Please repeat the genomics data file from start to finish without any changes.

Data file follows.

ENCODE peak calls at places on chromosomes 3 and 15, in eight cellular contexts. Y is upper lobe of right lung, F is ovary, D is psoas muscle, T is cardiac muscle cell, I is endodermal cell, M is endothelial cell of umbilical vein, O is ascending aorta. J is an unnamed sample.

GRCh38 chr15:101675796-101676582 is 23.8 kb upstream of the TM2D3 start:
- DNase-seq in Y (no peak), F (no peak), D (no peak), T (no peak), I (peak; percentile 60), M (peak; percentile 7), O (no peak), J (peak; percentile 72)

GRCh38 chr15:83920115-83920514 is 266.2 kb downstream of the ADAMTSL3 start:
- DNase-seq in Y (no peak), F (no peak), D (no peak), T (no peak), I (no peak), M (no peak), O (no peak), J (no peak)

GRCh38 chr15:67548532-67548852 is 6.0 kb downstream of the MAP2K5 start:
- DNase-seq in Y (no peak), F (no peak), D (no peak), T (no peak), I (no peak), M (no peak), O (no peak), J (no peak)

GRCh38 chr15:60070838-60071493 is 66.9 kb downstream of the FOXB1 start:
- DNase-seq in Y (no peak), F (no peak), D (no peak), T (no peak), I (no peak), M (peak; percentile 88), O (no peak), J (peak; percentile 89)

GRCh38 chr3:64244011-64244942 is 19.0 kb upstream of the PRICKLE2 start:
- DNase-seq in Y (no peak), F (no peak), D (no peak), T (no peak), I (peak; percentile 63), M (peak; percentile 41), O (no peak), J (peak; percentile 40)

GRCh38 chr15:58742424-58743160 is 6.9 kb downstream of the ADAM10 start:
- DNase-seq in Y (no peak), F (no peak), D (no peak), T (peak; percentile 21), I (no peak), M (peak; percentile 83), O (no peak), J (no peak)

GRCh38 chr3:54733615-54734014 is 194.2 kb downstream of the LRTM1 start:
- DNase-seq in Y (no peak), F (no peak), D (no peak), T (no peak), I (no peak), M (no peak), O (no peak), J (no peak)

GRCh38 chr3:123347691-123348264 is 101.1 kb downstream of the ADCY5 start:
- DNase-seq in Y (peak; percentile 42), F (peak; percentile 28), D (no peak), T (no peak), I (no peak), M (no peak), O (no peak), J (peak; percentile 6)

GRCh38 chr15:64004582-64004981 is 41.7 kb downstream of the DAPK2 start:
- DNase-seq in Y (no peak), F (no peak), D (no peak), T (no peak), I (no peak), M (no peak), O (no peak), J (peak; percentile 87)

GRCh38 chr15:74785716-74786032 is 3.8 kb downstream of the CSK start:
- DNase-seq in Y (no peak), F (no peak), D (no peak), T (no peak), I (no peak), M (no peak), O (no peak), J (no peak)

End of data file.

ENCODE peak calls at places on chromosomes 3 and 15, in eight cellular contexts. Y is upper lobe of right lung, F is ovary, D is psoas muscle, T is cardiac muscle cell, I is endodermal cell, M is endothelial cell of umbilical vein, O is ascending aorta. J is an unnamed sample.

GRCh38 chr15:101675796-101676582 is 23.8 kb upstream of the TM2D3 start:
- DNase-seq in Y (no peak), F (no peak), D (no peak), T (no peak), I (peak; percentile 60), M (peak; percentile 7), O (no peak), J (peak; percentile 72)

GRCh38 chr15:83920115-83920514 is 266.2 kb downstream of the ADAMTSL3 start:
- DNase-seq in Y (no peak), F (no peak), D (no peak), T (no peak), I (no peak), M (no peak), O (no peak), J (no peak)

GRCh38 chr15:67548532-67548852 is 6.0 kb downstream of the MAP2K5 start:
- DNase-seq in Y (no peak), F (no peak), D (no peak), T (no peak), I (no peak), M (no peak), O (no peak), J (no peak)

GRCh38 chr15:60070838-60071493 is 66.9 kb downstream of the FOXB1 start:
- DNase-seq in Y (no peak), F (no peak), D (no peak), T (no peak), I (no peak), M (peak; percentile 88), O (no peak), J (peak; percentile 89)

GRCh38 chr3:64244011-64244942 is 19.0 kb upstream of the PRICKLE2 start:
- DNase-seq in Y (no peak), F (no peak), D (no peak), T (no peak), I (peak; percentile 63), M (peak; percentile 41), O (no peak), J (peak; percentile 40)

GRCh38 chr15:58742424-58743160 is 6.9 kb downstream of the ADAM10 start:
- DNase-seq in Y (no peak), F (no peak), D (no peak), T (peak; percentile 21), I (no peak), M (peak; percentile 83), O (no peak), J (no peak)

GRCh38 chr3:54733615-54734014 is 194.2 kb downstream of the LRTM1 start:
- DNase-seq in Y (no peak), F (no peak), D (no peak), T (no peak), I (no peak), M (no peak), O (no peak), J (no peak)

GRCh38 chr3:123347691-123348264 is 101.1 kb downstream of the ADCY5 start:
- DNase-seq in Y (peak; percentile 42), F (peak; percentile 28), D (no peak), T (no peak), I (no peak), M (no peak), O (no peak), J (peak; percentile 6)

GRCh38 chr15:64004582-64004981 is 41.7 kb downstream of the DAPK2 start:
- DNase-seq in Y (no peak), F (no peak), D (no peak), T (no peak), I (no peak), M (no peak), O (no peak), J (peak; percentile 87)

GRCh38 chr15:74785716-74786032 is 3.8 kb downstream of the CSK start:
- DNase-seq in Y (no peak), F (no peak), D (no peak), T (no peak), I (no peak), M (no peak), O (no peak), J (no peak)